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ukjeff
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« Reply #7 on: March 28, 2013, 02:27:35 PM »

What happened to hip hop?
People realised it was a pile of shite.
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« Reply #8 on: March 28, 2013, 03:00:02 PM »

hip hop started to fail when media made hip hop a compound of the black culture.
 
media create a stereotype of hip hop fan, a cliché, then everything went wrong.

hip-hop IS a part of black culture, which IS a part of American culture.
Hip Hop is Americana.
The problem is like all of Americana---it's been commercialized. Once people saw that they could make money in marketing it, that is really when the bottom fell out. Like Rock before it...and just like Rock, you had a progressive stream of crappy quality that had big marketing behind it, except with hip hop, it was Bigger, Badder, and Deffer
Like most things today in America, quality is not job one, how to market it is #1 on the priority.
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« Reply #9 on: March 28, 2013, 03:06:47 PM »

Hip hop sucks, maybe like 2% of it is good. The rest is garbage.

Too much conformity. Too many insecure douches yelling about how tough they supposedly are. Almost all of it is full of violence and misguided anger.
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« Reply #10 on: March 28, 2013, 03:09:53 PM »

one can only talk about Money, Hoez, pussy, Killing and Bling for so long

give it 3 more years and they will be hip hopping about cock, rose buds, twinks, and saunas
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« Reply #11 on: March 28, 2013, 03:29:21 PM »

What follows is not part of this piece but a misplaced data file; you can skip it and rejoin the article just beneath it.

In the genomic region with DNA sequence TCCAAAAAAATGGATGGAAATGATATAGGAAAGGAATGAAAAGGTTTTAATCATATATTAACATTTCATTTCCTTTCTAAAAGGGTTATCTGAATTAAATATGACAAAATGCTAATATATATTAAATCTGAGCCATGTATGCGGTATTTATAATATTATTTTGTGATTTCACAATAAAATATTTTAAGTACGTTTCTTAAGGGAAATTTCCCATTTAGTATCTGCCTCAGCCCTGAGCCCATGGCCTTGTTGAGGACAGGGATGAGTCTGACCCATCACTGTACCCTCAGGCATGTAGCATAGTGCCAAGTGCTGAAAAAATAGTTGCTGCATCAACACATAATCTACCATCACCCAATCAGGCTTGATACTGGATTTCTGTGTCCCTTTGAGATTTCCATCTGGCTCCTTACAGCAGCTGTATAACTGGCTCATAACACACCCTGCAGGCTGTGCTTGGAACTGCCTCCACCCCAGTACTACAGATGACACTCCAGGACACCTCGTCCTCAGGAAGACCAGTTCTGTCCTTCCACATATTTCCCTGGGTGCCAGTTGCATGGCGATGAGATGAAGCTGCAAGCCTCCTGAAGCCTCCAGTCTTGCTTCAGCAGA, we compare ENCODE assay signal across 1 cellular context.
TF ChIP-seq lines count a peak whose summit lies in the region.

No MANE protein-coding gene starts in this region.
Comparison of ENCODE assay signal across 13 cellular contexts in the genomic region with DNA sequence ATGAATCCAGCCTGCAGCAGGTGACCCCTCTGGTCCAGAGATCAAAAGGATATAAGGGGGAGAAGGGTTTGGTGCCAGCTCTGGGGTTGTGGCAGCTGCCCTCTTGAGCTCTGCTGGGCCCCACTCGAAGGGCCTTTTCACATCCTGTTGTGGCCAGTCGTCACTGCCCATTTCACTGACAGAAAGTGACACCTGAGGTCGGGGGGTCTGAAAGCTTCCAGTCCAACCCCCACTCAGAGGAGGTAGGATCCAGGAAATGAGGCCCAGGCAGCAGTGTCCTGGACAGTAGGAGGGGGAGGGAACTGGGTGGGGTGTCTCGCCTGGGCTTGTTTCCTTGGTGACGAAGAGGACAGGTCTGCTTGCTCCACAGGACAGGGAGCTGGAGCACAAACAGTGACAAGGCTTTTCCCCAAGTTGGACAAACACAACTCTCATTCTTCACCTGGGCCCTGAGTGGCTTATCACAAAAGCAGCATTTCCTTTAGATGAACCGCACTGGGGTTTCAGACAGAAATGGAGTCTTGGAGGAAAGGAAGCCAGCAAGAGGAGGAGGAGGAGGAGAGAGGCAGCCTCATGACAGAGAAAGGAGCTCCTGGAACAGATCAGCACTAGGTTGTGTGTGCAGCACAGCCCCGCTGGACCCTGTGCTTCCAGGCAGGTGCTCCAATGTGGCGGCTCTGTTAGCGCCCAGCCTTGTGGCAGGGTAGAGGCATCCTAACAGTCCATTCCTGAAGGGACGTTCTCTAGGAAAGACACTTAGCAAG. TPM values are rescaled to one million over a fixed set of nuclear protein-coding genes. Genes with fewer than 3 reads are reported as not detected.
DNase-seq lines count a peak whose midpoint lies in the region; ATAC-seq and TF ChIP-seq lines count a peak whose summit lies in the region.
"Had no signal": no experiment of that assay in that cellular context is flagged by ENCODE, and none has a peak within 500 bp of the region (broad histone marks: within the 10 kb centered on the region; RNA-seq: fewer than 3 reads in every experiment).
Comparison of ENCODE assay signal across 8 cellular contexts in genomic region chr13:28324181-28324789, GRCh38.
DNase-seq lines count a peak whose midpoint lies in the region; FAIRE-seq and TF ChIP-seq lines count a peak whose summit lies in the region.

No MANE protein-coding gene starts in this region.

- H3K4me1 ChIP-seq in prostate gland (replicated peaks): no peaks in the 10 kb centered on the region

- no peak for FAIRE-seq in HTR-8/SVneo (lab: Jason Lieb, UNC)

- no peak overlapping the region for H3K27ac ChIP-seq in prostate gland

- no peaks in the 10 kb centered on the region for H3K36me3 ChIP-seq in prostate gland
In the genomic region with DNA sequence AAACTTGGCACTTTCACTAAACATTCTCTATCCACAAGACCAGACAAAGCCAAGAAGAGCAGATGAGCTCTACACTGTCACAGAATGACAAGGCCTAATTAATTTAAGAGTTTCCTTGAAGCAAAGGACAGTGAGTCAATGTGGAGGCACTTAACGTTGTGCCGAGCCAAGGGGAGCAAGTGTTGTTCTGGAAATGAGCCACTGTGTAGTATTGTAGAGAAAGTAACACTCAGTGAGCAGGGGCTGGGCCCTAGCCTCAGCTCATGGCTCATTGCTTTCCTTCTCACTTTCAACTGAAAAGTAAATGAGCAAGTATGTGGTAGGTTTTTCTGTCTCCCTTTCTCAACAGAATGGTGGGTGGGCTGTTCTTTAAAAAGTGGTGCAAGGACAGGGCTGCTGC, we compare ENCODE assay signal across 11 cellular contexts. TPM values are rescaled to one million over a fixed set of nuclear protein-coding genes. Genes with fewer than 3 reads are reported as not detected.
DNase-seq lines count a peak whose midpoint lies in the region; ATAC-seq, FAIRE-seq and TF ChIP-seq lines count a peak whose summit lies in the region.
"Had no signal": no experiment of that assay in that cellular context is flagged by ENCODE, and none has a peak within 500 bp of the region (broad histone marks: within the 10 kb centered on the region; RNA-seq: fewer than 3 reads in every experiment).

Documentary from Sonali Aggarwal: Starring Afrika Bambaataa, KRS-ONE, Busy Bee, Kool Keith, MC Lyte, Slick Rick, Jean Grae, Gemini and other notable people being part of the Hip Hop movement. It began with the beat of the drum. With the beat, came a voice for those without one. From this voice, came a movement. Overcoming the odds, the originators of Hip Hop took their music from block parties of New York City streets to world wide radio waves. During the early years, the music and message reached new heights by exploring humanity, politics, and street life, while keeping it real and having fun. But what ever happened to Hip Hop? Currently the most pervasive music worldwide, its roots have been forgotten, its message perverted. With Hip Hop in the spotlight, it's time to put it back on track. This documentary presents views from Hip Hop founders, contributors, and artists in an attempt to return its audience to the four principles: Peace, Unity, Love & Having Fun

<a href="http://www.youtube.com/watch?v=2CH6af90Ig0" target="_blank">http://www.youtube.com/watch?v=2CH6af90Ig0</a>


arent most "rappers" nowadays who made money off poor dumb people, multi millionaires themselves?
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« Reply #12 on: March 28, 2013, 03:32:46 PM »